Marvel’s Agents of SHIELD is a TV show with a really well-balanced cast of characters containing a mix of both heroic and nefarious women roles. The primary women ‘good guy’ characters are May, Skye, and Simmons. The show is a spin off from the Marvel Comic Universe, and so many of the characters are literally comic book characters, but the series has enabled them to develop into three dimensions. Skye is a Buffy the Vampire Slayer clone—a misfit, plucky teenager who ultimately grows to wield superpowers and save the world. Simmons is the geekiest and the smartest of the bunch, an expert in both science and technology; introverted and logical, she’s basically Hermione without Hogwarts! Although I identify most with Simmons, the character I love the most is Melinda May, right-hand woman to the director of SHIELD.  

May is a veteran soldier and pilot who successfully commands the respect of her team with her strong strategic and leadership skills. Nicknamed ‘The Cavalry’ following an infamous incident where she took on a formidable foe alone to rescue a SHIELD unit, she is a highly skilful and effective fighter. She often dismisses the use of guns and instead relies upon her own strength and abilities to tackle the bad guys. On the surface, she appears to be a somewhat cold, brooding warrior, dedicated to her job and letting nothing stand in the way of the mission. Over time, however, her other qualities become apparent. May is smart, independent, and strong. Notorious for being a woman of action rather than words, she takes no nonsense and when she has something to say—the team better be ready to listen! She is fiercely loyal to her friend and boss, the Director, and is extremely protective of her team. Although the other characters may not agree with all her decisions, her integrity is never in doubt. Fearless but also human, she has suffered tragedy and uses her experience to help guide and support the team through their various trials and tribulations. Although reserved, she shows her maternal instincts as a selfless protector of the team. She is a mentor to both Skye and Simmons, developing their skills as agents but also teaching them how to take care of themselves and deal with difficult situations. She is a natural observer with a deep understanding of people and knows how to get the best out of them. When she trusts a character, she reveals her inner warmth and playfulness.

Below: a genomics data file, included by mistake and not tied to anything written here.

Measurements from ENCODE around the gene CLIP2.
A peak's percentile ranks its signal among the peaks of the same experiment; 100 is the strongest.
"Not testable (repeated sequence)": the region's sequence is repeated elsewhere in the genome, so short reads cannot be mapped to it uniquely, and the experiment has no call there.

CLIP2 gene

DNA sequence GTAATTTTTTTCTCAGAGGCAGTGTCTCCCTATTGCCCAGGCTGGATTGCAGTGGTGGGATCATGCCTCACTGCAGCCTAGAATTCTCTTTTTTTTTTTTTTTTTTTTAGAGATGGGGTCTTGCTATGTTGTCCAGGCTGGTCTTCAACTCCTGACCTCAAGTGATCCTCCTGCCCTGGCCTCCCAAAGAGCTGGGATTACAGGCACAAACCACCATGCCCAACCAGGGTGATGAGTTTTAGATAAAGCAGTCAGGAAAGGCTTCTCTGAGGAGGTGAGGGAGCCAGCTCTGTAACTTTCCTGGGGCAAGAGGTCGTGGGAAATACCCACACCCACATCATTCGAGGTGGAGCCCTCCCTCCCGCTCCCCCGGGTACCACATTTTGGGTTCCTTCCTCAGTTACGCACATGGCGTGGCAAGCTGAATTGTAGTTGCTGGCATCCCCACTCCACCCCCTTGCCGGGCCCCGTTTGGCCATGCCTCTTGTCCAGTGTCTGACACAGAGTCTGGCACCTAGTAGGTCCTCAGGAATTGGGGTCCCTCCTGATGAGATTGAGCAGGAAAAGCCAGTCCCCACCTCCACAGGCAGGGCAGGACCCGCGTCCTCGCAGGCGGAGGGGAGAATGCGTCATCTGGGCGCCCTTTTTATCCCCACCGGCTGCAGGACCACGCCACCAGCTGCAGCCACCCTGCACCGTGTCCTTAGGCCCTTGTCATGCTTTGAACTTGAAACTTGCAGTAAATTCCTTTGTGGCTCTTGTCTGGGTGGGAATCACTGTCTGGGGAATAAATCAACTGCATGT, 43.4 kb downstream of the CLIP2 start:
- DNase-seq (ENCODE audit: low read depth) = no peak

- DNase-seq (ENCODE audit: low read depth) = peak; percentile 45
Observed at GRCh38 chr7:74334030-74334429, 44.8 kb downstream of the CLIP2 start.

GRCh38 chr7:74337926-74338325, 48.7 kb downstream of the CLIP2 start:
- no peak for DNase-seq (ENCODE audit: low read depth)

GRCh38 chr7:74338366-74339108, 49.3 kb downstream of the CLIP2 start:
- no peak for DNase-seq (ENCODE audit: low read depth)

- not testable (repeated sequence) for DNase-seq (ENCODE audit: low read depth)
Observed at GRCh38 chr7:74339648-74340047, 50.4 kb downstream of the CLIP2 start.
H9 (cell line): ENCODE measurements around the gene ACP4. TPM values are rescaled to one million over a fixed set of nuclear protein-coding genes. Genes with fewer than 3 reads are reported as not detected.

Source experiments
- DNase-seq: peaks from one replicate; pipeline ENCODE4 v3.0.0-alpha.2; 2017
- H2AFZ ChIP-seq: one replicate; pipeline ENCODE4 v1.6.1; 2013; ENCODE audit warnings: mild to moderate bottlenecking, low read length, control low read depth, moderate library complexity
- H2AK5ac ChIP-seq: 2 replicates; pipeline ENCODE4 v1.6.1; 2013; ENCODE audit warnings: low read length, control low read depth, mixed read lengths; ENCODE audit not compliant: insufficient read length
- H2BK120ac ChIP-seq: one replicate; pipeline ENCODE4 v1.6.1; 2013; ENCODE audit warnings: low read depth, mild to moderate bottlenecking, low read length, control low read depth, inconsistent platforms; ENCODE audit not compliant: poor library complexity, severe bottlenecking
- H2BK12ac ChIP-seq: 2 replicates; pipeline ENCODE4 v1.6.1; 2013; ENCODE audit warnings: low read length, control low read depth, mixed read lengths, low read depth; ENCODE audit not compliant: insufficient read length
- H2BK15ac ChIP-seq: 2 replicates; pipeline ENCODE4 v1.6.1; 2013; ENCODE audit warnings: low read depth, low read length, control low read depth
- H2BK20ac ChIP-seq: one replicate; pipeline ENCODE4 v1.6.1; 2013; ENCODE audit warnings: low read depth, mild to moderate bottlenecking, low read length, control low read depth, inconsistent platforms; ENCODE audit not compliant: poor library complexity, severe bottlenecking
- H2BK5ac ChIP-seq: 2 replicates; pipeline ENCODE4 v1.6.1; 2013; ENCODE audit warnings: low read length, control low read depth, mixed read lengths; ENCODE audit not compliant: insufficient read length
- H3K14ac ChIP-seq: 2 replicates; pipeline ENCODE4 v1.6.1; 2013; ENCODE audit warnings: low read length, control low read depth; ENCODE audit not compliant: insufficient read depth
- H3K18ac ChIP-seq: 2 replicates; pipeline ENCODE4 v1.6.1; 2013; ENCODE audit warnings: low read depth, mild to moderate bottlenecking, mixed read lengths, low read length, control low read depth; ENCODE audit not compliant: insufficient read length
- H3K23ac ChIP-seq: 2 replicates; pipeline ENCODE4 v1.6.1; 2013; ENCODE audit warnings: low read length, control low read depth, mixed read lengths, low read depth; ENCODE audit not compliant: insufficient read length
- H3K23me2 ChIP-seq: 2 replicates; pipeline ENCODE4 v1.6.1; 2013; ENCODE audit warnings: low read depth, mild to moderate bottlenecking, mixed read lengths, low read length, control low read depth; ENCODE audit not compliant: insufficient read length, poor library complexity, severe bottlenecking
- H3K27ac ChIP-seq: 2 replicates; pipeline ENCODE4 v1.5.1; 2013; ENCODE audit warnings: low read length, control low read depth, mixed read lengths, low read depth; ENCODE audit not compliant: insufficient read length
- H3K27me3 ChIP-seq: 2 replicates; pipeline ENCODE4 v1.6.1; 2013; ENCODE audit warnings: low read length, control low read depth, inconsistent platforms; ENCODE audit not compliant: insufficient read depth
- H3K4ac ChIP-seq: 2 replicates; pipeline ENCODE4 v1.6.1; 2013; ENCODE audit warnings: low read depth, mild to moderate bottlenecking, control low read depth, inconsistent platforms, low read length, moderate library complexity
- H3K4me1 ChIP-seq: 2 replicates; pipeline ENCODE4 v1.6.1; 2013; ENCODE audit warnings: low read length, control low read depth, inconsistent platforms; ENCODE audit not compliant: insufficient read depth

I love May for her strength, her no-nonsense attitude, but also her many depths. She’s passionate about what she does and in protecting the people she cares for. She recognises the challenges her women team members face in the macho world of SHIELD and gives them the skills to help them succeed. She doesn’t need others, but she chooses to be there for them. She has no superpowers and instead earns the respect of her team through her skills, experience, and determination. She is an unexpected hero, and I love her for that. A tiny Asian woman in her fifties beating up the bad guys and saving the world! She may be unexpected, but you don’t doubt her capabilities for a second. She’s an absolute badass, but she’s also real and relatable. She’s an inspiration to women of all ages and backgrounds. Who needs Superman? I’d rather watch Melinda May beating up the bad guys any day! 

Related Posts

Cerys Willoughby
“Rock On!”

Leave a Reply

Your email address will not be published.

Join The Discussion #GeekGirlCon

Skip to content